By Atsuhito Isozaki
North Korea fired new hypersonic missiles on January 5 and 11, followed by conventional short-range ballistic missiles on January 14 and 17. The Kim Jong Un administration has been developing weapons at a much faster pace than the administration of his predecessor Kim Jong Il, indifferent to the UN Security Council Resolutions prohibiting the launch of ballistic missiles.
Only in 2018, when the first ever U.S.-North Korea Summit was held, were no nuclear or missile tests conducted. Dialogue was able to slow down North Korea’s weapons program, albeit temporarily.
Because it has had nothing to do with the United States, North Korea brazenly continues to conduct missile launches. Even if test launches have been suspended out of consideration for China in the run-up to the Winter Olympics, they can be resumed at any time North Korea sees fit.
North Korea’s drive to develop missiles is fueled by a strong wariness of the United States. North Korea has been trying to strengthen its deterrence against the U.S. for many years, observing closely its military interventions in countries such as Iraq and Libya to bring down hostile regimes.
In January 2021, General Secretary Kim Jong Un formulated a five-year plan to develop a national “defense science and weapons system,” issuing a decree for the development of nuclear missiles. At the end of that year, he also touted the slogan “qualitative change” in national defense capability as well as the “training first principle.” These slogans underpinned the early implementation of new missile performance tests and mobile launch drills for deployed missiles. Short-range ballistic missiles are able to reach U.S. forces stationed in Japan and South Korea, providing an effective deterrent to the U.S.
At the meeting of the Political Bureau of the Central Committee of the Workers’ Party of Korea held on January 19, 2022, the Politburo reported that it had “directed the relevant department to rethink confidence-building measures taken preemptively and proactively and consider without delay the issue of resuming all temporarily suspended activities.”
This wording was very indirect. The Politburo, as the central body, should communicate decisions already taken. Instead, however, the phrasing “directed the relevant department to consider” was purposely oblique, suggesting the possibility of resuming nuclear tests and ICBM (intercontinental ballistic missile) tests, with the timing to be decided based on the reaction of the U.S.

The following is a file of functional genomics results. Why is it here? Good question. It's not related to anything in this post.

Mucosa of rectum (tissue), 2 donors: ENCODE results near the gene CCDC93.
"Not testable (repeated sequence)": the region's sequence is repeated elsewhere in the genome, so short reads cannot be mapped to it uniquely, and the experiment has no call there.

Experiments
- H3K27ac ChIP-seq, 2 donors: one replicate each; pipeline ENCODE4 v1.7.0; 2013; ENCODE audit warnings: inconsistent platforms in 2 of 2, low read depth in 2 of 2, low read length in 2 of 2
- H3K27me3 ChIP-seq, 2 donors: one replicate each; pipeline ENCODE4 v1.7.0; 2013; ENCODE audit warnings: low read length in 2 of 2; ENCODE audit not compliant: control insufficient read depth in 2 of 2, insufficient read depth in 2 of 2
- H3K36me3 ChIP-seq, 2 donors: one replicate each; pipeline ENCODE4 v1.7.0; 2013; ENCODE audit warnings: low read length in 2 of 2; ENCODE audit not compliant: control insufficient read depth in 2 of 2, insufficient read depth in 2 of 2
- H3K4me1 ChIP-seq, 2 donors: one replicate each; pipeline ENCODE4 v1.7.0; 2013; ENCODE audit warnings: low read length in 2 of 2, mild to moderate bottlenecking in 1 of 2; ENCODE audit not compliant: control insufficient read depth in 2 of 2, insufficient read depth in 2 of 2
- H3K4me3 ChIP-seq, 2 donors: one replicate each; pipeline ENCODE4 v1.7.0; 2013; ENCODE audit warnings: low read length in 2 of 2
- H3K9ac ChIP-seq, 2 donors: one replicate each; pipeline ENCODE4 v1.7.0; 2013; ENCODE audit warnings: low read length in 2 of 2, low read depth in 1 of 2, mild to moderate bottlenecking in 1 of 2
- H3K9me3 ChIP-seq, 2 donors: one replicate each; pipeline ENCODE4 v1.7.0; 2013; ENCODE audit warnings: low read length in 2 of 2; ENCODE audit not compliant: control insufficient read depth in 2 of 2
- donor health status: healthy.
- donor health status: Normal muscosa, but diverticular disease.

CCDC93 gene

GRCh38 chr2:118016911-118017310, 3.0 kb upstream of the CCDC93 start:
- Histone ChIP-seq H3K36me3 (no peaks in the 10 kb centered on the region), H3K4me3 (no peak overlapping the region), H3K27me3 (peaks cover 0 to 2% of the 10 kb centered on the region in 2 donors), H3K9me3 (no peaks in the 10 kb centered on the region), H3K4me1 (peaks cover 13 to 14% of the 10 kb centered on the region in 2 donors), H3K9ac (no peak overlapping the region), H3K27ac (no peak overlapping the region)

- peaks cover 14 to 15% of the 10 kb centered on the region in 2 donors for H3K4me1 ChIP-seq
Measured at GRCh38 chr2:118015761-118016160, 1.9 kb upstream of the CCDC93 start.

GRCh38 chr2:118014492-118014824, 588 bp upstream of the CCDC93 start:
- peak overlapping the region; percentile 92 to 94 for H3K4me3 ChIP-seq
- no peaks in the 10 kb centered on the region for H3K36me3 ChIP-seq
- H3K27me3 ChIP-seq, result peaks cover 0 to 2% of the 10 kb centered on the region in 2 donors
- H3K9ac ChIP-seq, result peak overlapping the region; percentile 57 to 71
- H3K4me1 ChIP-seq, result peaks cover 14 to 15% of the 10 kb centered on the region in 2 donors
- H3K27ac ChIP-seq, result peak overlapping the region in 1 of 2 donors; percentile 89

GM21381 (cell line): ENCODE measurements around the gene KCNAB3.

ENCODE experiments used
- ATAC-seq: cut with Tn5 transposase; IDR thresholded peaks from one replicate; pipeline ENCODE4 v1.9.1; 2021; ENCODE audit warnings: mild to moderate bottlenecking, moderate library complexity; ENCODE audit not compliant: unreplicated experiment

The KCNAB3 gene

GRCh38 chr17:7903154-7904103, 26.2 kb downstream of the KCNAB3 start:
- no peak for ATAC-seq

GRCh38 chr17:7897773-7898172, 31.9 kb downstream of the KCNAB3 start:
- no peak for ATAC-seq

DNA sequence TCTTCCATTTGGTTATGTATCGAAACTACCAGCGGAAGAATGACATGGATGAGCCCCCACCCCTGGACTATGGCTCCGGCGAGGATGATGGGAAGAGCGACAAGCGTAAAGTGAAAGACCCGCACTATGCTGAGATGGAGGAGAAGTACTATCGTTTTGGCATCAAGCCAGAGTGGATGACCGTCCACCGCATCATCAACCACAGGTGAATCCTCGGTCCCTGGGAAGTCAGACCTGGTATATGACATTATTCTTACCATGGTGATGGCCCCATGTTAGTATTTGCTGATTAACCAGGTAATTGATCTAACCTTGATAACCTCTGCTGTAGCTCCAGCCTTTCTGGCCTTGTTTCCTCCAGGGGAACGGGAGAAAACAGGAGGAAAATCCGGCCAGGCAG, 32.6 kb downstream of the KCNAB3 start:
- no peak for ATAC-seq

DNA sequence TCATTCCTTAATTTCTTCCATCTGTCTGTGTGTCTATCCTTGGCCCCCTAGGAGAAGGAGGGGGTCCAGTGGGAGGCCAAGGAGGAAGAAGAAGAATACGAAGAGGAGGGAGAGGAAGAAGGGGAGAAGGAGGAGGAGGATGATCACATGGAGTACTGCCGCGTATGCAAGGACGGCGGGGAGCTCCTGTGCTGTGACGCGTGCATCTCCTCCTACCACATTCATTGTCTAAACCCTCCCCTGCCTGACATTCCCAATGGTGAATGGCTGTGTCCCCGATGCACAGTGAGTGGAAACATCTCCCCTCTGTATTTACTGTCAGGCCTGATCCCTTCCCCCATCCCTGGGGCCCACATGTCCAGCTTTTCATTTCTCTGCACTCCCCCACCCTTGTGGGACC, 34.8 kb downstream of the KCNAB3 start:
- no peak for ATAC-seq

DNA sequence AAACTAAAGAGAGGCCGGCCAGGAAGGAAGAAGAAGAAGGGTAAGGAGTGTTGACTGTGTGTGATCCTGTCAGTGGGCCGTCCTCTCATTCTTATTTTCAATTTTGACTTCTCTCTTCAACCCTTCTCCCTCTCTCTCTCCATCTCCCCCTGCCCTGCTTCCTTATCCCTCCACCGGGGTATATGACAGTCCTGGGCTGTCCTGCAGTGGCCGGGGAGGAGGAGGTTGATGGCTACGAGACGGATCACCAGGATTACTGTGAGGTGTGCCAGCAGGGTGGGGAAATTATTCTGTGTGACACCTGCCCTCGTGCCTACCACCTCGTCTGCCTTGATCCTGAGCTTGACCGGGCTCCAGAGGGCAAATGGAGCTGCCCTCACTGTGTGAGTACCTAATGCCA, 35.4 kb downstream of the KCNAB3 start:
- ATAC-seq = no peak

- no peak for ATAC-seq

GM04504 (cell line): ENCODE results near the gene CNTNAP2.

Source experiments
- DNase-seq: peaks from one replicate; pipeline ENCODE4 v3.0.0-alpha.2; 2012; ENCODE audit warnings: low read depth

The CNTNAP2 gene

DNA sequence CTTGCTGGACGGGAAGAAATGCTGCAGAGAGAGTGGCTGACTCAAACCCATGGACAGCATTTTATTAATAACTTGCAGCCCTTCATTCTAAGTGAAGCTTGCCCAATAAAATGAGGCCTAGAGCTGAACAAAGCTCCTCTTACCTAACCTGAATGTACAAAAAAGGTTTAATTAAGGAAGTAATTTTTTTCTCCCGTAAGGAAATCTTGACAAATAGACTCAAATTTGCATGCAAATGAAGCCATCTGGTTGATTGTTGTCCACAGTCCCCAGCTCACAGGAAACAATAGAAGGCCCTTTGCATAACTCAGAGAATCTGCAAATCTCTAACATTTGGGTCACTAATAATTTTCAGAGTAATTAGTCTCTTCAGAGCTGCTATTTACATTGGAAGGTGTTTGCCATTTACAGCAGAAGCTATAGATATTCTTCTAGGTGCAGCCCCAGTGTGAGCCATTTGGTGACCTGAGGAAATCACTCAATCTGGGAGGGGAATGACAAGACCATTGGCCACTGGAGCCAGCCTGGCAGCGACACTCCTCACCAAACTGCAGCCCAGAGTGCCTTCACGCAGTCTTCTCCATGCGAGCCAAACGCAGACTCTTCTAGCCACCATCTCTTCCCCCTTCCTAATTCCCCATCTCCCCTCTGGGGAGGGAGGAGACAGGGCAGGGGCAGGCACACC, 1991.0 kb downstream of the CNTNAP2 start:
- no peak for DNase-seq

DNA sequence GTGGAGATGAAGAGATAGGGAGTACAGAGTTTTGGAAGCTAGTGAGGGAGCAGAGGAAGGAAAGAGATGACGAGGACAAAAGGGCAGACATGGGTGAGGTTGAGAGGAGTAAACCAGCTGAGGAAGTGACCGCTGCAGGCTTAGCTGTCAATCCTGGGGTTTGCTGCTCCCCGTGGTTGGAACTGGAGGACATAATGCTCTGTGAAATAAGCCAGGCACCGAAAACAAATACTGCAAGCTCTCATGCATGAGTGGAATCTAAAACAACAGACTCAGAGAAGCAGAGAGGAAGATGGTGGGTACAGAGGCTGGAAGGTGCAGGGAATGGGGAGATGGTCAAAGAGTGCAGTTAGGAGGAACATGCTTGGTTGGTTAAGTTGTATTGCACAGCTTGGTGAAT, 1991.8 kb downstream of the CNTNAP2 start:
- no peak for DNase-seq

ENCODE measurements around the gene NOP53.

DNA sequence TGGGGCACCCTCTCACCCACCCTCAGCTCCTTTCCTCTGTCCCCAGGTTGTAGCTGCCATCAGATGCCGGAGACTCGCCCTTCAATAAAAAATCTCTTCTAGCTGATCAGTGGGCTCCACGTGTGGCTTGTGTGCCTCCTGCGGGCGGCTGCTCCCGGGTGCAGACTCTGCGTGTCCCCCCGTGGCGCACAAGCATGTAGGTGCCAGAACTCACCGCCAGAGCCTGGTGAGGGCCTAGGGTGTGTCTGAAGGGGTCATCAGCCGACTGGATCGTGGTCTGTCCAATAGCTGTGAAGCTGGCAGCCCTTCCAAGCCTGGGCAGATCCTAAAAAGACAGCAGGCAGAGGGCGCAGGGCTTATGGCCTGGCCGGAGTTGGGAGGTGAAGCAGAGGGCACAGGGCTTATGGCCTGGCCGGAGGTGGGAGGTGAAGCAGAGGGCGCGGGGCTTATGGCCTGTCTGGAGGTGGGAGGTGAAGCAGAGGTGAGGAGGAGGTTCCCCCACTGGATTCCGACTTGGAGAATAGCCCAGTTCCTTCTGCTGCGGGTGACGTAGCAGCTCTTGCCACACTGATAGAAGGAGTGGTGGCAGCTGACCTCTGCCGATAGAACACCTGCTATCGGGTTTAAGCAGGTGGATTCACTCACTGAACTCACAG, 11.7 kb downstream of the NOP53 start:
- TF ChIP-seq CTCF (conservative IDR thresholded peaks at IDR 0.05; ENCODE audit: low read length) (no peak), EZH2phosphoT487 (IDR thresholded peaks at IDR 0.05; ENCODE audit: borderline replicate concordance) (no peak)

Another significant aspect of the meeting was the revival of the old phrase “U.S. imperialism” after a hiatus of four years. The North Korean media had refrained from using the term “U.S. imperialism” during the time it sought to promote dialogue with President Trump. However, its hostility has finally been laid bare.
In May 2021, the Biden administration advocated a new policy toward North Korea, which it termed a “calibrated, practical approach.” Unlike the Trump administration, which pressured North Korea to denuclearize immediately, the Biden administration seeks a phased resolution, an approach that must have been secretly welcomed by North Korea. That is why the North Korean media refrained from condemning “U.S. imperialism” until the end of the year, before venting its frustration at the Biden administration for its waning interest in the U.S.-North Korea dialogue amid more pressing issues such as measures to deal with the COVID-19 pandemic at home, the situation in Afghanistan, and the Ukraine problem.
Nevertheless, the North Korean media still refrained from criticizing President Biden by name. In June 2021, Kim Jong Un revealed an approach of “preparing for both dialogue and confrontation,” and in December 2021 he declared that he would deal with “a multifaceted international political situation.” With the lifting of economic sanctions vital to realizing the “improvement of people’s lives,” North Korea may be said to be timing the resumption of dialogue based on the U.S. response.
The year 2022 is filled with a number of key events: the 80th anniversary of the birth of Kim Jong Il (February 16), the South Korean presidential election (March 9), the 110th anniversary of the birth of Kim Il Sung (April 15), and the U.S. midterm elections (November 8). Attention will also be focused on the U.S.-South Korean joint military exercises scheduled for April and on where the supply of COVID-19 vaccines to North Korea will come from.
North Korea has a fragile healthcare system and the strictest system of infectious disease control in the world. It does not trust vaccines made in China, and its other ally Russia will not provide vaccines free of charge. However, the country needs to secure vaccines and resume trade in order to ensure the “improvement of people’s lives.” Now, it would seem to be warily considering the offer of the U.S. to provide vaccines. North Korea is a nation deeply suspicious of the intentions of others. Despite its bold statements, its actions display an abundance of caution.
(Atsuhito Isozaki is Professor at Keio University, Japan.)